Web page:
For the first time in my research, I have found two death certificates for the same person. They were filled out by two different people.
As if missing and inaccurate records aren’t enough to make me crazy, now this.
While perusing the Tennessee Death Database, I found this death certificate for Miss Mary Ella Copeland:
Mary’s parents migrated from Alabama to Tennessee.
Unfortunately, I have never been able to find any document that states where in Alabama they came from. (Update: Later, I found the Alabama county).
Death certificates can be a tricky source.
But what struck me is that the informant on Mary Ella’s death certificate recorded Tuscumbia, Alabama as the birthplace for her parents.
I thought, I have this death certificate already. Why didn’t I ever notice the town?
Well, here’s why. The copy I had in my records only recorded North Alabama for Mary’s parents:
Both death certificates are indeed the same woman. She was my great grandmother’s sister Mary Ella Fendricks, who married Abe Copeland.
Both certificates list the same death date, 9 February 1930. However, one was completed by her husband, and one was completed by someone named James Casey.
James Casey associated with the family, but I’m unsure of his exact relation. Cluster research principles mean I need to figure out his connection. One death certificate lists the “Gant graveyard” as Mary’s burial place. The other lists the “Savannah Colored Cemetery.”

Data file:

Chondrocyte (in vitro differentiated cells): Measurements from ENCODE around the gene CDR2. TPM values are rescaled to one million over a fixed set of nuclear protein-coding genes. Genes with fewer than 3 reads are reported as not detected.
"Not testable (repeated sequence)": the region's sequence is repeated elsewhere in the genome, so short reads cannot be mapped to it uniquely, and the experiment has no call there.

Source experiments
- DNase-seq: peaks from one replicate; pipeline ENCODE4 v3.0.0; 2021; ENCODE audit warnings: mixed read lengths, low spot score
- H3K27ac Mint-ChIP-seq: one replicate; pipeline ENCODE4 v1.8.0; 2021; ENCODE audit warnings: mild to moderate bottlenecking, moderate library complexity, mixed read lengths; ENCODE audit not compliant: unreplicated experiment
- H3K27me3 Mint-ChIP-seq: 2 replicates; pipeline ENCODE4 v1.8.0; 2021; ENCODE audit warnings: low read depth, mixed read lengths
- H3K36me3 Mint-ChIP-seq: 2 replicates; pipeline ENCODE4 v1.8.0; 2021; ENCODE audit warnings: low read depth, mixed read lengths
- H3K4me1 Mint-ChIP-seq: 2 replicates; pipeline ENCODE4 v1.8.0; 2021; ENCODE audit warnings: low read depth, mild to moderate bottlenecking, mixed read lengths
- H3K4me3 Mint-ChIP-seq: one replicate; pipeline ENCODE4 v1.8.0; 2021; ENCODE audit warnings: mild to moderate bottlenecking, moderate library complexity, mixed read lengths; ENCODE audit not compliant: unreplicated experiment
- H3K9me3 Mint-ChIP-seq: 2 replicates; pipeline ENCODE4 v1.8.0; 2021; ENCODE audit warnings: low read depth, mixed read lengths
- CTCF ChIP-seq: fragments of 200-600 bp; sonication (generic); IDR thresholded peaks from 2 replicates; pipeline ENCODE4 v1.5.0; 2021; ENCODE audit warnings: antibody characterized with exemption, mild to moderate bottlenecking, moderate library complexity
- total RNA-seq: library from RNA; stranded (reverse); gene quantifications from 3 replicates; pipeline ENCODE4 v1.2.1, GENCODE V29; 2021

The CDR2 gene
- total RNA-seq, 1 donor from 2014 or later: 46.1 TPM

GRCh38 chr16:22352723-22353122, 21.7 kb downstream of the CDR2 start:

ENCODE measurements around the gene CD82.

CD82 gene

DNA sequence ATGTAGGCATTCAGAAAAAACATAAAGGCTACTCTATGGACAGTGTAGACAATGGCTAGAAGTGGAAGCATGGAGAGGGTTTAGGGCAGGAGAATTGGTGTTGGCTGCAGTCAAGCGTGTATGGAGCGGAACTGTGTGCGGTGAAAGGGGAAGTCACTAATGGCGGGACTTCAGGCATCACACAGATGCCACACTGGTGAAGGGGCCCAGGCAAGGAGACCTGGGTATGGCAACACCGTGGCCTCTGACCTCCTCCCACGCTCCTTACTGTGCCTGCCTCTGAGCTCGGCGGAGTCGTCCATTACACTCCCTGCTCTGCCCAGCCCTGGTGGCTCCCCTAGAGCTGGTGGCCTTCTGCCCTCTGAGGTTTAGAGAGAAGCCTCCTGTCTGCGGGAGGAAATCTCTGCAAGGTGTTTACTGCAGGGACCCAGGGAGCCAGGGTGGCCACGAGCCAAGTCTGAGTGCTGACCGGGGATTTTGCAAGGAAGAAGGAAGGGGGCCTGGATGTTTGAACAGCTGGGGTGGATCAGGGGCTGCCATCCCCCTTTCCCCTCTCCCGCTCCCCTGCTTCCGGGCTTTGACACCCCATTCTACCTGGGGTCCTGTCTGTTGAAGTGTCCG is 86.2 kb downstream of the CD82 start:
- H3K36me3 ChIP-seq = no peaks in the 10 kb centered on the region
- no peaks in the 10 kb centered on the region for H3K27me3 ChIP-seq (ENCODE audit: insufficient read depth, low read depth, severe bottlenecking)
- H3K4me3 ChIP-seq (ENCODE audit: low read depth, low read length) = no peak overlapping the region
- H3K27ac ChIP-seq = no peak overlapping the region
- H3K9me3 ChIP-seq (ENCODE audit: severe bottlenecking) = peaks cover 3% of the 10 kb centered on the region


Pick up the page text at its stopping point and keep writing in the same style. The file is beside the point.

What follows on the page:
These documents both illustrate the weaknesses inherent in so many records: the information is only as good as who gave it. The death certificates report different ages for Mary Ella.
Her husband says her parents were Mike Fendricks and Kate Sharard. James Casey says her parents were Mike Fendricks and Kate Suggs.
Mary Ella’s mother’s name (according to marriage license and census records) was Jane Eliza Sherrod.
However, several sources consistently state her name as Kate. I’m starting to believe that Jane Eliza was actually called Kate or Katie.
Even my grandmother remembered that name. Kate/Katie died at a relatively young age and no record suggests another marriage for Mike Fendricks.
I wonder what circumstance would cause someone to have multiple death certificates? The date of the later certificate was almost a year and a half later.
Have any of you seen this? Sometimes I think the ancestors just like to MESS with us!
I am an engineer by day, but my true passion lies in genealogy. I have been a researcher, writer, lecturer and teacher for over twenty years. This blog is where I share family history methods, resources, tips and advice, with an emphasis on slave research, slavery and its aftermath. This lifelong quest has helped me to better know my family’s past. I’ve taken back– reclaimed– some of that lost memory, especially that of my enslaved ancestors. I hope you’ll sign up to receive my posts—if you do, you’ll get a free PDF with some of my favorite tips! And please do share posts that interest you.